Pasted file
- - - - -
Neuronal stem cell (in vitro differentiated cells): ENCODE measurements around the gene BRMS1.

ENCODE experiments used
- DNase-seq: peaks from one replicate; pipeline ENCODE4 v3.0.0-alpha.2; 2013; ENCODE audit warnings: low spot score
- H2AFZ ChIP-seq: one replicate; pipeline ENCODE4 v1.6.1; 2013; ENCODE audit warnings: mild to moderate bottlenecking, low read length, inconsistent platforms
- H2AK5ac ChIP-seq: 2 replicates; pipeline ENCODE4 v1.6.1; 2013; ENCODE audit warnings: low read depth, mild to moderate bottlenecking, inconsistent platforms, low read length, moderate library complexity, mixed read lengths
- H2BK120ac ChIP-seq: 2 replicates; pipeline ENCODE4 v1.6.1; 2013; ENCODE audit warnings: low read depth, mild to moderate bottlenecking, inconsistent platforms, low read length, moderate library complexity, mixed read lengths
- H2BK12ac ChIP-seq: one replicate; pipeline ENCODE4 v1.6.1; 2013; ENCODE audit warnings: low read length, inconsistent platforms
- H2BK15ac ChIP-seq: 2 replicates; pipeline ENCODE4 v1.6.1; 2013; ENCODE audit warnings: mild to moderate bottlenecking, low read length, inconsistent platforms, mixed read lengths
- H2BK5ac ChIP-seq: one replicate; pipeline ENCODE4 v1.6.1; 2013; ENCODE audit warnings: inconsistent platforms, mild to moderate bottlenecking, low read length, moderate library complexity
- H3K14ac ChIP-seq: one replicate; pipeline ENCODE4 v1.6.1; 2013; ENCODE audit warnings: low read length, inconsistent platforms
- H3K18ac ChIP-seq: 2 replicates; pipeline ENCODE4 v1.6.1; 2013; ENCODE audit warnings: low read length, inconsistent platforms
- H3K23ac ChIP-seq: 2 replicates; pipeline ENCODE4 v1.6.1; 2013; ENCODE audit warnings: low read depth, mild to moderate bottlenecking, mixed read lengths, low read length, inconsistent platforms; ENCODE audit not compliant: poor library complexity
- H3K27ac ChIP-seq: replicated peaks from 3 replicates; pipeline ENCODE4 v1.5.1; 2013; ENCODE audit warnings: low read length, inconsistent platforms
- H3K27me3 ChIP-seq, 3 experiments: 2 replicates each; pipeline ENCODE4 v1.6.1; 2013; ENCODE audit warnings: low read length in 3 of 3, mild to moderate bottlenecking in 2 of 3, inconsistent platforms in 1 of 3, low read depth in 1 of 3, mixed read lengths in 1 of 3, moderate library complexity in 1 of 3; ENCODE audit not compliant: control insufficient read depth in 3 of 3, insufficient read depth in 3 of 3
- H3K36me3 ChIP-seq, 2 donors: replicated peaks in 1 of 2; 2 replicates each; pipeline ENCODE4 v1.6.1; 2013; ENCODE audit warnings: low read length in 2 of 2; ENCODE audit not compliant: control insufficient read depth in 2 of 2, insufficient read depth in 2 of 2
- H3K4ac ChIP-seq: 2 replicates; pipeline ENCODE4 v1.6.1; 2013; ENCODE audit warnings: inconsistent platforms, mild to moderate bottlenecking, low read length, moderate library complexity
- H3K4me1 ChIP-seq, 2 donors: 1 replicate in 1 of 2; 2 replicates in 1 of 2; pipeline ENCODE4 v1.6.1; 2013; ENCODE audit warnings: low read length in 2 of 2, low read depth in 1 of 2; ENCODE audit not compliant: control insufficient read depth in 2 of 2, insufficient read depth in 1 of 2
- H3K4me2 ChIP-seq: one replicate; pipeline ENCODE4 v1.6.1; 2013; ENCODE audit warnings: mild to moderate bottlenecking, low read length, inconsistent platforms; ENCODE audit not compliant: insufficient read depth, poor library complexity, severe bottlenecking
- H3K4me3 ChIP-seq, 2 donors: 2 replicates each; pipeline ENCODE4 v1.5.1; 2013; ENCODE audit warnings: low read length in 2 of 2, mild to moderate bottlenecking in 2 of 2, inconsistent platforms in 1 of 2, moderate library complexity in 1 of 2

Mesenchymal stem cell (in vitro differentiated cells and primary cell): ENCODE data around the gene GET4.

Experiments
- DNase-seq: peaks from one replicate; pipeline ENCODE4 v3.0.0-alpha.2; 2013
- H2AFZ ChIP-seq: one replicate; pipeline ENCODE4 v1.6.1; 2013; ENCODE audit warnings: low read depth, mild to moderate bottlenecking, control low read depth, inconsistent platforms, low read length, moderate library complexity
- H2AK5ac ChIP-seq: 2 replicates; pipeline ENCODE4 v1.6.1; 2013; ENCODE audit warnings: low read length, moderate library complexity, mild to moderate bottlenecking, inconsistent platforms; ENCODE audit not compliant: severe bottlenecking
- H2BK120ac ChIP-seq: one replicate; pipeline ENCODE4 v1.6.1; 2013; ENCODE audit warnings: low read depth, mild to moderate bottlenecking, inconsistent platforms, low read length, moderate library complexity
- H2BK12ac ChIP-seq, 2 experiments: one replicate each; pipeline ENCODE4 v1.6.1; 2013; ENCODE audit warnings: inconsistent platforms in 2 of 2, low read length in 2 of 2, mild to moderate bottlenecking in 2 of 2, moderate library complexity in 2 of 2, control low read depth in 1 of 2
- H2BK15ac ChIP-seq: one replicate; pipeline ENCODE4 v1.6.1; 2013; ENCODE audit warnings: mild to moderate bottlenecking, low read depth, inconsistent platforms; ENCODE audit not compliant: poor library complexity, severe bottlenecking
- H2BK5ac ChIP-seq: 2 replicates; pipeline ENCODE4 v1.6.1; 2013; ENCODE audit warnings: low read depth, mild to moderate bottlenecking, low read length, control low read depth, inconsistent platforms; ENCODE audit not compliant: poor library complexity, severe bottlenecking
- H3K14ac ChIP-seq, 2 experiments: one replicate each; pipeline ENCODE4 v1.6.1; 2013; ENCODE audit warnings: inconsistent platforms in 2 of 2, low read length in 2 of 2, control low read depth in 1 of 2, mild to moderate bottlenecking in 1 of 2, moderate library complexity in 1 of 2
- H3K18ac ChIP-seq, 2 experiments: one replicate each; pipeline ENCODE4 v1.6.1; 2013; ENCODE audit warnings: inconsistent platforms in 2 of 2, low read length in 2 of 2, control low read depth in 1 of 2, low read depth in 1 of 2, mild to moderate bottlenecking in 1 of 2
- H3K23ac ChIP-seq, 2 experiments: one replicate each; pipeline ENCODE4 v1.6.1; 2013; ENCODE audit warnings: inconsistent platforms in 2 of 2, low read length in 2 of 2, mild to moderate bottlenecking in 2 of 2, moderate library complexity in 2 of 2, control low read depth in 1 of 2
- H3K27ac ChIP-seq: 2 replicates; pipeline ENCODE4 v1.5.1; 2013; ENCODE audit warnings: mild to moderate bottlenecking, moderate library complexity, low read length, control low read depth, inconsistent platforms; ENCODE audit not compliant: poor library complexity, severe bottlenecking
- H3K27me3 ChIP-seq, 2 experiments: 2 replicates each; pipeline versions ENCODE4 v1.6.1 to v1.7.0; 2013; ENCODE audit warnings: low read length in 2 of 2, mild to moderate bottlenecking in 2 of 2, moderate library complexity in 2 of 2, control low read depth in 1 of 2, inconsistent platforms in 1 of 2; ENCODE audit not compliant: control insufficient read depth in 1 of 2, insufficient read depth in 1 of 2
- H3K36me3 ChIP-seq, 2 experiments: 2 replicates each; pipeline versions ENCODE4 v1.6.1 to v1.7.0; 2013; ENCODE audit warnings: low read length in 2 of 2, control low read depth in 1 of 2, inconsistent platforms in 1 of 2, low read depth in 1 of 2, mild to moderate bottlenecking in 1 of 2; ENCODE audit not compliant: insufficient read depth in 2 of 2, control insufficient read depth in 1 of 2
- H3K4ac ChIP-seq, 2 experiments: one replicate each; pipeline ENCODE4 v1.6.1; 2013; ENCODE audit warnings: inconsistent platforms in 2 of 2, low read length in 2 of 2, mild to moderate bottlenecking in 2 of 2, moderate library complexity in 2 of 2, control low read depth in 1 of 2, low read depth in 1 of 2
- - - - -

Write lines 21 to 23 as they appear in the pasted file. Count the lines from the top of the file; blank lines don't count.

Experiments
- DNase-seq: peaks from one replicate; pipeline ENCODE4 v3.0.0-alpha.2; 2013
- H2AFZ ChIP-seq: one replicate; pipeline ENCODE4 v1.6.1; 2013; ENCODE audit warnings: low read depth, mild to moderate bottlenecking, control low read depth, inconsistent platforms, low read length, moderate library complexity